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Brexit, food and land ownership - it's time for a new direction

We're presented with a vision of food rotting in fields as foreign workers find Brexit Britain unwelcoming - but this vision neglects key factors behind Britain's dependency on foreign agricultural labour.

Recently The Guardian ran an article by John Harris called “They say after Brexit there’ll be food rotting in the fields. It’s already started.” Harris points out how vulnerable the industry is. Nearly half the fruit and vegetable industry workforce coming to the UK from the EU (rising to 90% for seasonal pickers). As Brexit makes the UK look an unfriendly place for Eastern European migrants whose own countries’ economies are on the up, we're already told that a huge employment agent in the sector reports he’s 20% down on staff. The agent foresees that crops will go spoiled and unpicked because of it. Some of the big growers, who run on tiny margins, may well ‘consider their investment’ and choose to set up elsewhere. Central and eastern Europe quite possibly.

So what will happen? It’s widely anticipated that British people won’t want to pick food – and the main growing areas of the country coincide with areas of low unemployment. So do - as Harris's article implies - inevitably face a future where Britain relinquishes even more of its food sovereignty, with domestic production decreasing and food miles and prices rocketing?

While the above bleak scenario has a ring of truth, it misses some key factors that have led to Britain’s dependency on foreign agricultural labour. Any discussion about the future of British agriculture must take into account issues of access to land, price rigging and working conditions. If we ignore them, the future may indeed be bleak.

The crisis of British agriculture is closely related to other crises in British society, and linked to the global crisis of the late 20th century capitalist model of industrialised agriculture. It’s as hooked on cheap labour and poor working conditions as it is on fertilisers and pesticides. They are all symptoms of a fundamentally flawed and bankrupt way of producing food. One way or another it will have to change. Without addressing the questions of access to land and food monopolies we have no chance of getting out of this mess. Brexit hasn’t created the crisis, it is only bringing it to a head.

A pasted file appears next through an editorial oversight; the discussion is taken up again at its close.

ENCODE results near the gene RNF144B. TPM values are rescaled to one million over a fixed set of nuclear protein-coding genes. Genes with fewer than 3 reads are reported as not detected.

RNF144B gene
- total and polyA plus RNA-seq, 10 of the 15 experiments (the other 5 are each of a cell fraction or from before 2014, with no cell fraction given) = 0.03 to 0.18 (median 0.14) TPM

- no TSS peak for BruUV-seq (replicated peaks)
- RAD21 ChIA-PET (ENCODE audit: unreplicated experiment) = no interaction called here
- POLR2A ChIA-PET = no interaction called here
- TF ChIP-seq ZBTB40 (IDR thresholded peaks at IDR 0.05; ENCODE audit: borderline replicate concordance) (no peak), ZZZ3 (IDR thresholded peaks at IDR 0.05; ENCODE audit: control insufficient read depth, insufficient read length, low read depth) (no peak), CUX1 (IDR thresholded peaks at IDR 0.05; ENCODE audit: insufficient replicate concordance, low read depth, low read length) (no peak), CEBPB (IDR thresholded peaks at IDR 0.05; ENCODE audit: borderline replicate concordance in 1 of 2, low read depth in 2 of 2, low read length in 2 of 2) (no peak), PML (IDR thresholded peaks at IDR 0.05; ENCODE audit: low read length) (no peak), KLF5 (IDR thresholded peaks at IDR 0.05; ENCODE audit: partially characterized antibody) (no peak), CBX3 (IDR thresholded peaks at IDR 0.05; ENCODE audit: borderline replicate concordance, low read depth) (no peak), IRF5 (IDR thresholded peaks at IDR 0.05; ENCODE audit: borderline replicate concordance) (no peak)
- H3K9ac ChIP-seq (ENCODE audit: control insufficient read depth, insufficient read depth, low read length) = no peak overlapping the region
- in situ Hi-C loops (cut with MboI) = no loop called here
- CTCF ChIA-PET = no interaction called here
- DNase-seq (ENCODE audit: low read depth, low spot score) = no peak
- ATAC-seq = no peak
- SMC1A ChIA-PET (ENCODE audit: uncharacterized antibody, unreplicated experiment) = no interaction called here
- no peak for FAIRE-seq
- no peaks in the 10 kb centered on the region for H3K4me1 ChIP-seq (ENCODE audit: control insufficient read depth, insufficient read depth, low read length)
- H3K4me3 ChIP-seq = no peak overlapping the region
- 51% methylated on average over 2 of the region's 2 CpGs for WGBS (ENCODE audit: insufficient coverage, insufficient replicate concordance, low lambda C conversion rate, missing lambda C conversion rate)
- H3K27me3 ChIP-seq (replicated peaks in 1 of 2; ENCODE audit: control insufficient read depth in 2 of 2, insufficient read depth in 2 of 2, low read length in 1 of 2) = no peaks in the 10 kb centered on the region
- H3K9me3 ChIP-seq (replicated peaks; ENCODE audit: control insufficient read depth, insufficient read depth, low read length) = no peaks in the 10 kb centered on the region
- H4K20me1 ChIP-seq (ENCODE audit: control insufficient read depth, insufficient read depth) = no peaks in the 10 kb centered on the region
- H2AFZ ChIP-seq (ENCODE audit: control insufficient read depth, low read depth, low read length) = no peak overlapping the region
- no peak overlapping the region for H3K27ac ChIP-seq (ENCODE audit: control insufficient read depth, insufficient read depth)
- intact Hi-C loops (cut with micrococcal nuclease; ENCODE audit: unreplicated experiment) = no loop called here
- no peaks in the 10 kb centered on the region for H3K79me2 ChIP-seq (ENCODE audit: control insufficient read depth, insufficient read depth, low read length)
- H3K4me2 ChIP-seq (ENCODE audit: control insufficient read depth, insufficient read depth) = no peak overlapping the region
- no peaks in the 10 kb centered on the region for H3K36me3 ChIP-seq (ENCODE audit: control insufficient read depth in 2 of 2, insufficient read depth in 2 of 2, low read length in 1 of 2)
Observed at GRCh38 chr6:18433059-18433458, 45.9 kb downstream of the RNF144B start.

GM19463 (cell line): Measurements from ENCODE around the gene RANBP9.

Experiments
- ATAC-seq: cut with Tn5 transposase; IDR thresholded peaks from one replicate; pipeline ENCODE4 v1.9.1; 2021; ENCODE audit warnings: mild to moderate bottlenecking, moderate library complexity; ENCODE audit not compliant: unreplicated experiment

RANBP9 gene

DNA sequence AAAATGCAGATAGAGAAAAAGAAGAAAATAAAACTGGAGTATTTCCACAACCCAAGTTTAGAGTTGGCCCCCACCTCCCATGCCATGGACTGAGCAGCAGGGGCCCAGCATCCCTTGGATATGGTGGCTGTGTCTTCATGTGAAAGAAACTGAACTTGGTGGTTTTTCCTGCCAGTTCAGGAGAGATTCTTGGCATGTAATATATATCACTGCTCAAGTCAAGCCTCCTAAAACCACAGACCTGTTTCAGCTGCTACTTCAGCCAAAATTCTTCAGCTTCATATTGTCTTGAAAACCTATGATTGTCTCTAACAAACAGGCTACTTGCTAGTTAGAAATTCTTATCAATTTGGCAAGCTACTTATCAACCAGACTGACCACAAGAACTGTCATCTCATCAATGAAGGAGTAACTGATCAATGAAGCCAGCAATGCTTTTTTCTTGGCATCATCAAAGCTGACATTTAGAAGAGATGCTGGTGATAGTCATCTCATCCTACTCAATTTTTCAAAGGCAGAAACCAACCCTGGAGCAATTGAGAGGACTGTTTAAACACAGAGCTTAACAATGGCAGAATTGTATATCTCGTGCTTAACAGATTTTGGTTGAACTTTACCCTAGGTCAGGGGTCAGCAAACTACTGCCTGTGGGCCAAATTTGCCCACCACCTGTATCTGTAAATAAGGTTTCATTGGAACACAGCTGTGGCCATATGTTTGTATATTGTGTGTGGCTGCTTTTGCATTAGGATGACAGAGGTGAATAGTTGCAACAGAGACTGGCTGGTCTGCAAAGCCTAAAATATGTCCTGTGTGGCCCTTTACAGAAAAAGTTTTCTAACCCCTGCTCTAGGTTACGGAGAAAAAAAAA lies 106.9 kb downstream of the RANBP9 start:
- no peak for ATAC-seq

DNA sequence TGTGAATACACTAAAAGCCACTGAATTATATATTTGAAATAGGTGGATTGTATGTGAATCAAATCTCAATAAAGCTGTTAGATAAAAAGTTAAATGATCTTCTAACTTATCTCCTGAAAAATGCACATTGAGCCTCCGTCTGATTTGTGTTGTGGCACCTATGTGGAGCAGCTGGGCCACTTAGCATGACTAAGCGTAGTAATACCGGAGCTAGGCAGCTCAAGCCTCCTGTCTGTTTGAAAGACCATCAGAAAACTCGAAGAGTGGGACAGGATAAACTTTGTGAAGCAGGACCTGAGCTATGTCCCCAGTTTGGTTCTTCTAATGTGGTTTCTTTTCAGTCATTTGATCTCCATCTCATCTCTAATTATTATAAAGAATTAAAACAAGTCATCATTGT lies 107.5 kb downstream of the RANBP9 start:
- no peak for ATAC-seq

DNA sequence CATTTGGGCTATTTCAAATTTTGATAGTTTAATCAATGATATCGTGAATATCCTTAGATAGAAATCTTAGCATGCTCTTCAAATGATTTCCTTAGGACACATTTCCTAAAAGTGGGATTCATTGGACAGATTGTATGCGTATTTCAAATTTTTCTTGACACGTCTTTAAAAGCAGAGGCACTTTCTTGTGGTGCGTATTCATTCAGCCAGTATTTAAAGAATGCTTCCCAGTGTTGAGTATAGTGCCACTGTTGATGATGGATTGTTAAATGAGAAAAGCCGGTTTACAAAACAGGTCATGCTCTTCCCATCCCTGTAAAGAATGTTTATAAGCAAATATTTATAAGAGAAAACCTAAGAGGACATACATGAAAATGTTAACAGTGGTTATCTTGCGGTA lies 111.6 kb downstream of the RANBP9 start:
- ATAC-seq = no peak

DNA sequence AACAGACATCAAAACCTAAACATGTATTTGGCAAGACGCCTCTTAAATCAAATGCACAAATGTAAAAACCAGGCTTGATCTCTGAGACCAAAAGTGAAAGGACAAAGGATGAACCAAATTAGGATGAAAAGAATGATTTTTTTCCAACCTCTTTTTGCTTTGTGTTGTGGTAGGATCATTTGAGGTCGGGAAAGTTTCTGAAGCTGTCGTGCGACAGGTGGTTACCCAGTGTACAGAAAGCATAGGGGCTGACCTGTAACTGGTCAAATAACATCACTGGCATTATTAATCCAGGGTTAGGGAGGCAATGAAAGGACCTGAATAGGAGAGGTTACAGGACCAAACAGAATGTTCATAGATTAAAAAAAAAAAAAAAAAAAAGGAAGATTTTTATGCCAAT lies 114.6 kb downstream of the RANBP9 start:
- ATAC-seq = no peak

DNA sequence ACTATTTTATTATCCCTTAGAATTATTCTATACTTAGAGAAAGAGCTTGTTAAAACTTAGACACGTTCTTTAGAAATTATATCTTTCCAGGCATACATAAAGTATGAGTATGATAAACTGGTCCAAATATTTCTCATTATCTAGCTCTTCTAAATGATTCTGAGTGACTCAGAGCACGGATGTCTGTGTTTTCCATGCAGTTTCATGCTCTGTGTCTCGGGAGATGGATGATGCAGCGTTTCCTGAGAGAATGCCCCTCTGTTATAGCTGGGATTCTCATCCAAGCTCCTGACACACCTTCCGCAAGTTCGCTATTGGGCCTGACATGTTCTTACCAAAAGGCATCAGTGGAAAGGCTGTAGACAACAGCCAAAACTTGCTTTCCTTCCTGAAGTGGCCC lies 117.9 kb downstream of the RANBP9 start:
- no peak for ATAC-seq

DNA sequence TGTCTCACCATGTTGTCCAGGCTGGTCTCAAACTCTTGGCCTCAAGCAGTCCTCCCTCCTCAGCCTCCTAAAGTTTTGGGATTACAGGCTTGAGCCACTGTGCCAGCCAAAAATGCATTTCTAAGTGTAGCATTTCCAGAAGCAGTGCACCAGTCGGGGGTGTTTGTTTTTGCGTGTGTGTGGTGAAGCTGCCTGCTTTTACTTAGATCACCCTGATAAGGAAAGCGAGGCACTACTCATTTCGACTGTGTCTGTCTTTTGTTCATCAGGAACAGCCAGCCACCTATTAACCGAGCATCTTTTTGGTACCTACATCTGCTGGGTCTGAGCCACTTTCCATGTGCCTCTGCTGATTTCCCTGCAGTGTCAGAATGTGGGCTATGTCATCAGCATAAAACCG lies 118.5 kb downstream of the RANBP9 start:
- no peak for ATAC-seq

Small farmers and growers in Britain and the world over often do the physically demanding and repetitive work involved in farming with great motivation and despite poor pay. They tend to put up with this because they have some amount of control over their workplace. Let me be clear: they should and need to be paid better. You can’t expect the same kind of tolerance from people without any stake in the production process and its results.

Pay people proper wages, give them decent working conditions and housing and they will do the work. You simply can’t pay for overpriced rural housing out of a wage packet that’s kept artificially low because the middlemen pocket most of the sales price. European workers may have somewhere else to go where they can recover from appalling treatment, but agricultural workers should and need to be properly valued for the work they do, no matter where they come from.

Land distribution in Britain is more unequal that in any other European country, with aristocrats and corporations owning the vast majority of it. Food prices are rigged by big supermarkets, preventing labourers and small farmers getting fair wages for their work. The low margin producers get from supermarkets means they provide the absolute minimum they can get away with in terms of sanitation, accommodation etc. I don’t blame anyone for rejecting work in these conditions, and I don’t think we should import workers from abroad just because they will put up with them.

The Landworkers Alliance (LWA) has put together key transitional demands to help address the situation, in their Recommendations for a Post-Brexit Agricultural Policy. Firstly, the UK should abolish subsidies for simply owning land and introduce a land value tax to favour creation of smaller farm units. Secondly, it should use the money generated to fund the transition to ecological farming practices together with training and peer learning in these practices. And thirdly, it should create a solid and enforceable framework to secure decent living standards and working conditions for agricultural labourers, tenant farmers and small producers.

These demands were voiced during the recent general election campaign in the Sustain Alliance’s Manifesto for a Better Food Britain. These are at least a step towards the public debate that would be needed to move towards a truly sustainable way of producing food in this country. To get there is not going to be easy and it’s not going to happen overnight, but unless that’s the general direction of travel and we get started soon we’re screwed. Getting informed and supporting initiatives like the LWA and Sustain would be a first step any of us can take.

This piece first appeared on Low Impact Living Initiative.


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